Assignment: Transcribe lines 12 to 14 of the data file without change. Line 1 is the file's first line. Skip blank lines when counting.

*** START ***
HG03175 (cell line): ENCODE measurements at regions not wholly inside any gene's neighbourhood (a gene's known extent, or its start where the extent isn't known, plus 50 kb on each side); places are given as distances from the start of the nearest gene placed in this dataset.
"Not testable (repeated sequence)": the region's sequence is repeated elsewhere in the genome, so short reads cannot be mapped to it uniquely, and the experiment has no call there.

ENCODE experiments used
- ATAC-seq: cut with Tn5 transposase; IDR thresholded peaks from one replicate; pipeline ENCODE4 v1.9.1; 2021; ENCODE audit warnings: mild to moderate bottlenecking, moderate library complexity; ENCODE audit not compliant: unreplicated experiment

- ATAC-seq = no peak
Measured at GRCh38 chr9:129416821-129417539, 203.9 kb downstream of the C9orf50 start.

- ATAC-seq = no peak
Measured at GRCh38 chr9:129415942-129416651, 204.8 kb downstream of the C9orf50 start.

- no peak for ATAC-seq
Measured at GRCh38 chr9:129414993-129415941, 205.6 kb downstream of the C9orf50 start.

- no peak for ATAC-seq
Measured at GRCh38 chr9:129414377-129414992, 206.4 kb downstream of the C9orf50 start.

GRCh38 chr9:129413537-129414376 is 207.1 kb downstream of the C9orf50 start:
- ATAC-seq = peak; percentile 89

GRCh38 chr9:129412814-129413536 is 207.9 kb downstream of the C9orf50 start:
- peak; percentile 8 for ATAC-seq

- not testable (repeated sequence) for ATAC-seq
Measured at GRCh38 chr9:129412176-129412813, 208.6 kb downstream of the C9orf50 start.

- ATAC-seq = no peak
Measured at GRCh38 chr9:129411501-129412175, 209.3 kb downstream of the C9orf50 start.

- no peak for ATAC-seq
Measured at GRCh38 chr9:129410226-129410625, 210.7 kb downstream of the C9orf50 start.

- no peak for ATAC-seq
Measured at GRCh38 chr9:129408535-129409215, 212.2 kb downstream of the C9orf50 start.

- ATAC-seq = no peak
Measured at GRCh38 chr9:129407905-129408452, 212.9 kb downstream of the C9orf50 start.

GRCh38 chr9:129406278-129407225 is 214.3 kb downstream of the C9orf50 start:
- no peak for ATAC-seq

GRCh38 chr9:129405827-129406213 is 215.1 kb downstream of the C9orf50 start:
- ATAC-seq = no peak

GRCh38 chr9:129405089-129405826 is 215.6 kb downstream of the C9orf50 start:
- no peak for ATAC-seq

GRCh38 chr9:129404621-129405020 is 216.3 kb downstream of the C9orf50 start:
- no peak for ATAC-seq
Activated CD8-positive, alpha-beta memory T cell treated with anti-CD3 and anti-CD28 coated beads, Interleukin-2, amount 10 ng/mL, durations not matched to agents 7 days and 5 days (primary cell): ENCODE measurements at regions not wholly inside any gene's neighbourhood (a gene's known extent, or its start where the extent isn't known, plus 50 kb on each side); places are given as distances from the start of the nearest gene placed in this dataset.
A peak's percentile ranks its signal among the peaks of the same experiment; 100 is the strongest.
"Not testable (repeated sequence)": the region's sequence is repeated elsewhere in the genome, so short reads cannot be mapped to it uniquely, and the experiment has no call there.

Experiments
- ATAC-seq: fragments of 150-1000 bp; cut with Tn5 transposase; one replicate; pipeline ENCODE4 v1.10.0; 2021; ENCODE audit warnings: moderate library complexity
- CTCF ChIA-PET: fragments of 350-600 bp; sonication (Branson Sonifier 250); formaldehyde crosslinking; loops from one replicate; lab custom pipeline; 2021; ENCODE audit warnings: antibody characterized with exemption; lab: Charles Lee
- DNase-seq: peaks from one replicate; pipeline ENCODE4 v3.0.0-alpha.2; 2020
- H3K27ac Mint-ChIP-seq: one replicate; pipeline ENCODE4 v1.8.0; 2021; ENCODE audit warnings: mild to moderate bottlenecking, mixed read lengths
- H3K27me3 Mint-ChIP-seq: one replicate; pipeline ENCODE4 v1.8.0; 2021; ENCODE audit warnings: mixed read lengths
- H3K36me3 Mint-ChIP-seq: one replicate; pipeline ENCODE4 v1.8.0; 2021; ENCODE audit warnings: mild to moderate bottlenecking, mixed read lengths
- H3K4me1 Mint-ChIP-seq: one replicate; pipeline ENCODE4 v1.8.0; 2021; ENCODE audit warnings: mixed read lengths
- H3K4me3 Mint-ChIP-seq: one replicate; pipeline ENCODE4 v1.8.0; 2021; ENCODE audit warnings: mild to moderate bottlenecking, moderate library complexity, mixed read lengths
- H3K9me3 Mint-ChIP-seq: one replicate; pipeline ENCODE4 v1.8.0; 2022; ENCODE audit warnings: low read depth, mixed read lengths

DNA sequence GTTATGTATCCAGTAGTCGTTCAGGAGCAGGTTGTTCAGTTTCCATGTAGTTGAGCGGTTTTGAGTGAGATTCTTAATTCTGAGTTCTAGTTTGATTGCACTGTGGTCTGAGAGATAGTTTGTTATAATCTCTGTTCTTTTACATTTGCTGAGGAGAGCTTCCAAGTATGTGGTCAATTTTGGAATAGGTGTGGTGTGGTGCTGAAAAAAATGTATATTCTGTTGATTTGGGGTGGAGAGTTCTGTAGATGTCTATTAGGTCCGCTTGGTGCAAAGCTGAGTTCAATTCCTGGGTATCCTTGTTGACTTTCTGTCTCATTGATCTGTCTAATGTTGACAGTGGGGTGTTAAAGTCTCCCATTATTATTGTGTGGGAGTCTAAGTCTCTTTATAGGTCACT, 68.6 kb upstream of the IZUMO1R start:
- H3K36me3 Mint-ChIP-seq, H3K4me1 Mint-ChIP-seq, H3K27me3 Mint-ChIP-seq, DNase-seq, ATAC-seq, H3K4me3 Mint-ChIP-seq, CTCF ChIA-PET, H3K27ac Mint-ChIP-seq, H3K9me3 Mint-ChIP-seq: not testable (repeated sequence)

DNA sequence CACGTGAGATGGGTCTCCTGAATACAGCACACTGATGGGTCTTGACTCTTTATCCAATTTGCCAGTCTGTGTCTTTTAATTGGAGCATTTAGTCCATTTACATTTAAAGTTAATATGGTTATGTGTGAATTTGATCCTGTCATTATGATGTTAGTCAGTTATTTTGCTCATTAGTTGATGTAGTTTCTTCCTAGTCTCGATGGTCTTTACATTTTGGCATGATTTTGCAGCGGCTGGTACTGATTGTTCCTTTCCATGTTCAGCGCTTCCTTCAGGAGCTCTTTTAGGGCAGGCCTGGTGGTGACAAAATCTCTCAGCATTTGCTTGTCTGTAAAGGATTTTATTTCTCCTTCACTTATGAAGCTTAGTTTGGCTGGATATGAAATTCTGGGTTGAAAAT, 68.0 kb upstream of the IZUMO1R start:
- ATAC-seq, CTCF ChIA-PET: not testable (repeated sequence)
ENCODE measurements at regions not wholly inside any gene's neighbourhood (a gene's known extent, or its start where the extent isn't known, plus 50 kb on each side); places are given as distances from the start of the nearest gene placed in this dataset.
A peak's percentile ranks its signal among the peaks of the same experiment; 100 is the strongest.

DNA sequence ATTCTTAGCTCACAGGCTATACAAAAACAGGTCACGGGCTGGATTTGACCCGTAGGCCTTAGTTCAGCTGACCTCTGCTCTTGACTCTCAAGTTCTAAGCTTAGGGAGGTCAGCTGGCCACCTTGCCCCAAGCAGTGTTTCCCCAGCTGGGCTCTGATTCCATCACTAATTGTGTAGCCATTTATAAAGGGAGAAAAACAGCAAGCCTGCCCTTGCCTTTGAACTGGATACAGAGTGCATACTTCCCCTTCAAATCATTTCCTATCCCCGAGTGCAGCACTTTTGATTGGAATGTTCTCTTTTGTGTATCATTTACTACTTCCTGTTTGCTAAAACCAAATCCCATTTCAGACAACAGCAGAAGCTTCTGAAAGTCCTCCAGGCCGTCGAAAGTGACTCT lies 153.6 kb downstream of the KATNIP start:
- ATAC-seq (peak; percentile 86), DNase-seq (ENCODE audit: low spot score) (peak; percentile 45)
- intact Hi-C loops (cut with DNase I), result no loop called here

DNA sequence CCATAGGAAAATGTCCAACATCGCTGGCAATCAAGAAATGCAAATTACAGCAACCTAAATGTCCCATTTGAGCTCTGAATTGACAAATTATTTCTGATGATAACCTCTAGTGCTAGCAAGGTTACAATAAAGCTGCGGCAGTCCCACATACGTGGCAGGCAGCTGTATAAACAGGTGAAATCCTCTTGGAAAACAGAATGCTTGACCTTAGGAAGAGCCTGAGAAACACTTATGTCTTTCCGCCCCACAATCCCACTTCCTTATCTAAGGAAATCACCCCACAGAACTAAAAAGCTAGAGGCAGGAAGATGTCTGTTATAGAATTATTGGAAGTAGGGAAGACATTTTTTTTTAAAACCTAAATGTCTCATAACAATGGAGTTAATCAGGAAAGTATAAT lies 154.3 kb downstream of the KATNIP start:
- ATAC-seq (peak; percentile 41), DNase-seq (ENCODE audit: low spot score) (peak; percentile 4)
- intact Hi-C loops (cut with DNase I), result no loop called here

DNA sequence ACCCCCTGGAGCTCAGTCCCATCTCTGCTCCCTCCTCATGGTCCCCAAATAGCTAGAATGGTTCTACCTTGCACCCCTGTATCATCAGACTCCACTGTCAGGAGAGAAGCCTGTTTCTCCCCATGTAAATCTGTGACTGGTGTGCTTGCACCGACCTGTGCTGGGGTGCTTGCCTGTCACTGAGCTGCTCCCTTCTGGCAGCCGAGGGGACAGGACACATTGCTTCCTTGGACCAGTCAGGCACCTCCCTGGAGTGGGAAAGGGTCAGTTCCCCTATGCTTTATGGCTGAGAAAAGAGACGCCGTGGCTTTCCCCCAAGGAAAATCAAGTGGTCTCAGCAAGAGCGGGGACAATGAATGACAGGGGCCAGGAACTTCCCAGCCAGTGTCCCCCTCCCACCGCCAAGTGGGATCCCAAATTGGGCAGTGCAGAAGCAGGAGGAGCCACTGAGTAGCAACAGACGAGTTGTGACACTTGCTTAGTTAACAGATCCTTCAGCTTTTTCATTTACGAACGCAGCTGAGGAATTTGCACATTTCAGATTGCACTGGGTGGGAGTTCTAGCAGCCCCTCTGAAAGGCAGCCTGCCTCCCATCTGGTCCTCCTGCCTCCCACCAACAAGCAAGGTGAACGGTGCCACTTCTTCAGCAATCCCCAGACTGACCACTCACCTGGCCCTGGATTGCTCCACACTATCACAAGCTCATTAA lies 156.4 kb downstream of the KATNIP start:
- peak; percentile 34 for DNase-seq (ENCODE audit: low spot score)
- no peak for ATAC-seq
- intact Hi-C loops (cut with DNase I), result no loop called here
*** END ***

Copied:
Measured at GRCh38 chr9:129414377-129414992, 206.4 kb downstream of the C9orf50 start.

GRCh38 chr9:129413537-129414376 is 207.1 kb downstream of the C9orf50 start:
- ATAC-seq = peak; percentile 89